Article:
The Power of Statistics
Statistics is a branch of mathematics that is often overlooked. When the word “statistics” comes in mind, the average person may think of an MLB player’s batting average, or an NBA player’s field goal percentage. However, the reality is that statistics offers so much more than a simple percentage of shots that a player made throughout a season. It has the power that few other branches of mathematics contain: the power of generating definitive conclusions.
The aspect of statistics that allows us to make estimates and decisions is called inferential statistics. The two main statistical methods used in inferential statistics are confidence intervals and hypothesis tests. Given data about a particular population of interest, we can use these methods to generate conclusions!
Let’s say that a large, public university wants to estimate the average SAT score of all of its admitted students. It’s a relatively large school, so the administrators do not have the time to ask each student their score. They begin by randomly selecting 100 students, and then they calculate the sample mean. This sample mean is what will be used to approximate the mean SAT score for the entire university. Obviously, the sample mean is only one value, so the chance that its value is equivalent to the population mean is extremely small. In addition, if we randomly select another 100 students and calculate that sample mean, it is highly likely the two sample means will be different. So, the confidence interval solves this issue by taking into account the sample data and creating a set of values which is likely to contain the actual population mean. There are different formulas for these confidence intervals depending on the sample size, if there are one or two samples being compared, or if the samples contain values that are proportions or means. But for this particular example, the upper bound of the confidence interval is found by adding the confidence level value, z, times the sample standard deviation divided by the square root of the sample size to the sample mean. The lower bound is found by subtracting the previous value from the sample mean. The resulting confidence interval equation is then:
As mentioned before, this effectively creates a range of values in which the actual population mean is likely to fall into. By using confidence intervals, we can be much more certain about locating the population mean than if we were to just base our guess off of a sample mean.
Another useful statistical method is the hypothesis test. These tests are useful in situations where perhaps a company is trying to determine the efficiency of their product. In any hypothesis test, there is a null hypothesis and an alternative hypothesis. The null hypothesis is always the status quo: what is presumed to be true. The alternative hypothesis is then the hypothesis that we want to establish. For example, let’s imagine a scenario where a high school student wants to test if a coin is biased or not (if the chance of being heads is not exactly 50%). The null hypothesis would be that the proportion of heads equals 50%, and the alternative hypothesis would be the proportion of heads is not equal to 50%. Like confidence intervals, there are also different formulas for these hypothesis tests depending on different situations. However, the result of these formulas, or the test statistics, always come out to a decimal value, with which we can calculate a p-value. The formal definition of the p-value is the probability of attaining results as extreme or more extreme than the observed test statistic, provided that the null hypothesis is true (this is important). A lower p-value would then result in a higher chance of rejecting the null hypothesis, and a higher p-value would result in a lower chance of rejecting the null hypothesis. In most standard hypothesis tests, the tipping point is if the p-value is less than 0.05. If the p-value is less than 0.05, that means we reject the null hypothesis, and if the p-value is greater than 0.05, we fail to reject it.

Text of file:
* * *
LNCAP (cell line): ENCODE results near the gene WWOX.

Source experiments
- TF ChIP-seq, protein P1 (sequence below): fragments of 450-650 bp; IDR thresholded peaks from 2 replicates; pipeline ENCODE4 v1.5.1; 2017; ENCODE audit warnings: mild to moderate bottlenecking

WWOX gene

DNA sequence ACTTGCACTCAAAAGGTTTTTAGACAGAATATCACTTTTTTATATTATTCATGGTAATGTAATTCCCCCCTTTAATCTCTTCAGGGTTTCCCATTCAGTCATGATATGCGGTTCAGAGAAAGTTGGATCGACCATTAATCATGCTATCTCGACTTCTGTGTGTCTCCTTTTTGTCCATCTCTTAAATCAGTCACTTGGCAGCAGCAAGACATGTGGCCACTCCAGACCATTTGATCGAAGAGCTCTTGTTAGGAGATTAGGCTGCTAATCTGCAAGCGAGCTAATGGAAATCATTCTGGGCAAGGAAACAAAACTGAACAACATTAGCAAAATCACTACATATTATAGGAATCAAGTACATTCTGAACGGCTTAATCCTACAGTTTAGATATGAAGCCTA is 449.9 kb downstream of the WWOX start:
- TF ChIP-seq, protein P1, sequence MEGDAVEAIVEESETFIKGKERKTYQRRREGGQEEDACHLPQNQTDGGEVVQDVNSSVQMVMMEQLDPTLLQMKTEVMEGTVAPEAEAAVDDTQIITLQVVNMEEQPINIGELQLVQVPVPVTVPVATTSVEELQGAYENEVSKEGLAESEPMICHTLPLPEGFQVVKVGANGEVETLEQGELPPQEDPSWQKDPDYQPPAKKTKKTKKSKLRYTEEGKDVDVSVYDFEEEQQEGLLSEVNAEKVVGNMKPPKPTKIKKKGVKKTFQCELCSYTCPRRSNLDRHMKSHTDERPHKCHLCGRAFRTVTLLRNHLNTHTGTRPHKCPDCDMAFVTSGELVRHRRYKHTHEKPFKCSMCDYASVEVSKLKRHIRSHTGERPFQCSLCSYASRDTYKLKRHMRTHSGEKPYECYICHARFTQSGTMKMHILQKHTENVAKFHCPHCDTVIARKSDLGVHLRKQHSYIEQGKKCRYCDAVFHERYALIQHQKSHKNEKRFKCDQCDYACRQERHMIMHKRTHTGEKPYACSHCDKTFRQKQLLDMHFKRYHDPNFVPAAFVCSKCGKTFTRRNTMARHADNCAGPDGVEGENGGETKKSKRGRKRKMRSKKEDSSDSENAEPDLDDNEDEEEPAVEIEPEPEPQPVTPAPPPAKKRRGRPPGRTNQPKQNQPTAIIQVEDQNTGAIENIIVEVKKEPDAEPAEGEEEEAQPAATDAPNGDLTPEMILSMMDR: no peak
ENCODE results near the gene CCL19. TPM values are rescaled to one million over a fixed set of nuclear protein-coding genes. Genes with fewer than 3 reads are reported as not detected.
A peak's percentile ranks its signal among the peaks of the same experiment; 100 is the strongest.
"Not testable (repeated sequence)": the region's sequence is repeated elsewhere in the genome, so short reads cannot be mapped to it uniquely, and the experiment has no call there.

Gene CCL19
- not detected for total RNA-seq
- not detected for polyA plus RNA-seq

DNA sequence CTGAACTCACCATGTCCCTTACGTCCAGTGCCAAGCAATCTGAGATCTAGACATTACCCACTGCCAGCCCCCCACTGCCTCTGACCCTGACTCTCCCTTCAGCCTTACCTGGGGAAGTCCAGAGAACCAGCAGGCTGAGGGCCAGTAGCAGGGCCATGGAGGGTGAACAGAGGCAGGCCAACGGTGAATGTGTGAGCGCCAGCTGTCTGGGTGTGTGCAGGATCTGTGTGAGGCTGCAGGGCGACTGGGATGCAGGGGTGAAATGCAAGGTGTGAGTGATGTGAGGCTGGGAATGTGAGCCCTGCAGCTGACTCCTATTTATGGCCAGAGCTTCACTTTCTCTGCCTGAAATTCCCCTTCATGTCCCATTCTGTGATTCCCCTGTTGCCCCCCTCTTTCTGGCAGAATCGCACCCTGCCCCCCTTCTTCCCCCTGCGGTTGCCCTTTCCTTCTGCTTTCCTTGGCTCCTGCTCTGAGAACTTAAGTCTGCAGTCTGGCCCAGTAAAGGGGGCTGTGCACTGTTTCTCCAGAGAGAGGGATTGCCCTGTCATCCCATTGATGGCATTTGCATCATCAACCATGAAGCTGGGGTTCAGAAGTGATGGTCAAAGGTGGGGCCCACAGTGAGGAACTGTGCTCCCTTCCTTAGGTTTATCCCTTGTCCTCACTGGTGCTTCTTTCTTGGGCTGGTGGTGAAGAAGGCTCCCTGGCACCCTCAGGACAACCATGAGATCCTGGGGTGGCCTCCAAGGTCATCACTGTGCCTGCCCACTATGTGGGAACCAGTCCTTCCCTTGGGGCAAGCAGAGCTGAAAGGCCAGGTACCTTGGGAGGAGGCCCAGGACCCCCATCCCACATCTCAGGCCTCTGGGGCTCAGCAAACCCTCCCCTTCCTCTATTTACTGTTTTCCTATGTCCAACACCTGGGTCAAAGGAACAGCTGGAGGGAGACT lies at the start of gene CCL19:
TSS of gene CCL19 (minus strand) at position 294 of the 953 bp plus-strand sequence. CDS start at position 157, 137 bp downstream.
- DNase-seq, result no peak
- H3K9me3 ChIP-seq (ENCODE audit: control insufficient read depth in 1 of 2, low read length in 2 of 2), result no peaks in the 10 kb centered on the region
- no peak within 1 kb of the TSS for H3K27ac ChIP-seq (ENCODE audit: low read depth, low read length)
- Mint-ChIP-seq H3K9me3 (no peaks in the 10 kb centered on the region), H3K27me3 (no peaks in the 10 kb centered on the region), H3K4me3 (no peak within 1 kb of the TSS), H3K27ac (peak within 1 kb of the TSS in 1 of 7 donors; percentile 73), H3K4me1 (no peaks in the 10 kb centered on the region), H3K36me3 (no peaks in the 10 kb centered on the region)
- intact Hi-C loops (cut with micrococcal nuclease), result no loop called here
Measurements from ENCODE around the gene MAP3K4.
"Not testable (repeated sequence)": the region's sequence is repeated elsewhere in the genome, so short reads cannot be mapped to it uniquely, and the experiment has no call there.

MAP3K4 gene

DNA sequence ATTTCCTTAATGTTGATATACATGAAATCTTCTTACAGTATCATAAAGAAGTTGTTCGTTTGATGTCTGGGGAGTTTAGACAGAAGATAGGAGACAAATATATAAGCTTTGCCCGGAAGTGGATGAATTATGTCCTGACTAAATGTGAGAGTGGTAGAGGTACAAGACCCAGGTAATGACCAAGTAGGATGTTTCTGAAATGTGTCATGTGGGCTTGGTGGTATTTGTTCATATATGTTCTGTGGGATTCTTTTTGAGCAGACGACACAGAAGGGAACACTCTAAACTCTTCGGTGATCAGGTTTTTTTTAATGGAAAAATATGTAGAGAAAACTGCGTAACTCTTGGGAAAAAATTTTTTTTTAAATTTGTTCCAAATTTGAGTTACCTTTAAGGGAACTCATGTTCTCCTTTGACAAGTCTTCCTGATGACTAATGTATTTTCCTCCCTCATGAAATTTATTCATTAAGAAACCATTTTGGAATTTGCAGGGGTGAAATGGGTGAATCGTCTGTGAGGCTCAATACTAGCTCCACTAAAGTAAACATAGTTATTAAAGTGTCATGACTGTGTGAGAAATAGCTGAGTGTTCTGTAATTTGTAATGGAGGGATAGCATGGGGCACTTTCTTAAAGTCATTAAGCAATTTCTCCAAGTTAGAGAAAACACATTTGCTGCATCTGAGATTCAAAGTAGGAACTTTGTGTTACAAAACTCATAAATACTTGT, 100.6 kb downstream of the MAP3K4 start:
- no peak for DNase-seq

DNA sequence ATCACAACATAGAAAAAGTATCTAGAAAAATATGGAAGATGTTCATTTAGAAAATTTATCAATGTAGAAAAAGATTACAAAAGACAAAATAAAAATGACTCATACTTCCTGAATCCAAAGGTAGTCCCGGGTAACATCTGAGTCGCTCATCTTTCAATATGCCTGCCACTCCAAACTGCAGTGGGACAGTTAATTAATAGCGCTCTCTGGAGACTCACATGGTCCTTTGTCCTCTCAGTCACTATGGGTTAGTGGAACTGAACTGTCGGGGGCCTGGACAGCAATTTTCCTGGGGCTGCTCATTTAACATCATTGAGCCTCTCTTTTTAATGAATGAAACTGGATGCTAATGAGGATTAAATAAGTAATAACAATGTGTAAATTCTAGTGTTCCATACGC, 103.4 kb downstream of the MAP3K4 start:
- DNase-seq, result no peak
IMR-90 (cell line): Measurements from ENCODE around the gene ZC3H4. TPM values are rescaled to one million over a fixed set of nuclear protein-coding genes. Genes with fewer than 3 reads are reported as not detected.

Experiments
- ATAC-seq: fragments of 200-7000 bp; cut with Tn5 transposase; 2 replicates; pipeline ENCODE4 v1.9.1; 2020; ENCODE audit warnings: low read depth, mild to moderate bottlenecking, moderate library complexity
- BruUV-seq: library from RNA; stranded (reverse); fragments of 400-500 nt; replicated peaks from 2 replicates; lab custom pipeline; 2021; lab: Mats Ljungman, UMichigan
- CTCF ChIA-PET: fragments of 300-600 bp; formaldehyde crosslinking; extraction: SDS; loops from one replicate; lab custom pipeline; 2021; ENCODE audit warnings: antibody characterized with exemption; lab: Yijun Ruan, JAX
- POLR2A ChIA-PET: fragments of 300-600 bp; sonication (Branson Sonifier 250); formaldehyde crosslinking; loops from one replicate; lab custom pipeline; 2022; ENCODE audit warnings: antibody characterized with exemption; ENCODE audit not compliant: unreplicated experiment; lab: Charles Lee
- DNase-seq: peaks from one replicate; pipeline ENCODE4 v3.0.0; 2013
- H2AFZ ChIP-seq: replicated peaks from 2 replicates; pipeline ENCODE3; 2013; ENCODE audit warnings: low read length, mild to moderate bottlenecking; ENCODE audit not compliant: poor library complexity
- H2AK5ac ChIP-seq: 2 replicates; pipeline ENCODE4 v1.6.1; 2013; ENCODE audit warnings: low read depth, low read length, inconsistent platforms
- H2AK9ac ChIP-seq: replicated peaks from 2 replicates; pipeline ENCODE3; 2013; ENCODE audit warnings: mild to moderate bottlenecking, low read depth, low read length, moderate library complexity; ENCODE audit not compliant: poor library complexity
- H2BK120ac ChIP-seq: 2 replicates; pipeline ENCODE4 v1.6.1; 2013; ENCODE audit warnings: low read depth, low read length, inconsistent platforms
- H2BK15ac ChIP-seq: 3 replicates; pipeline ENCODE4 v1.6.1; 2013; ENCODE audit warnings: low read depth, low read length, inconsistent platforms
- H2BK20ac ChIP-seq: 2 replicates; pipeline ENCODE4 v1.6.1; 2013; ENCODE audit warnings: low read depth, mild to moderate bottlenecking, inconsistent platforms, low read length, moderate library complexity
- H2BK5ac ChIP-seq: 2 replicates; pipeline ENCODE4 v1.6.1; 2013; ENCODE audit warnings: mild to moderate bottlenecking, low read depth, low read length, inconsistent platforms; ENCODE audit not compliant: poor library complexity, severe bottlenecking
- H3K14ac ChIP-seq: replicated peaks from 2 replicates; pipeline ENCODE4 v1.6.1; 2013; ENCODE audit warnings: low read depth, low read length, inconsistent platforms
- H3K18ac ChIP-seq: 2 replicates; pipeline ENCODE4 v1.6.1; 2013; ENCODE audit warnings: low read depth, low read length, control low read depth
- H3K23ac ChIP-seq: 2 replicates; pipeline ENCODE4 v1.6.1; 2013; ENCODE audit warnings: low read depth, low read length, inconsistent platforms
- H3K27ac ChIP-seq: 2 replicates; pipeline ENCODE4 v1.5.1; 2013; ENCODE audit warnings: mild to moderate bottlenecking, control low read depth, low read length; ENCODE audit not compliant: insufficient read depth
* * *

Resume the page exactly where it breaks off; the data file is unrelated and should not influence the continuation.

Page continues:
Especially in the medical setting, the usage of hypothesis testing is crucial. If the company wants to test the effects of their drug, a hypothesis test is almost certainly the way to go about the situation. After performing the test, researchers will know if their drug is truly effective or not, and they can begin the process of administering it to the public.
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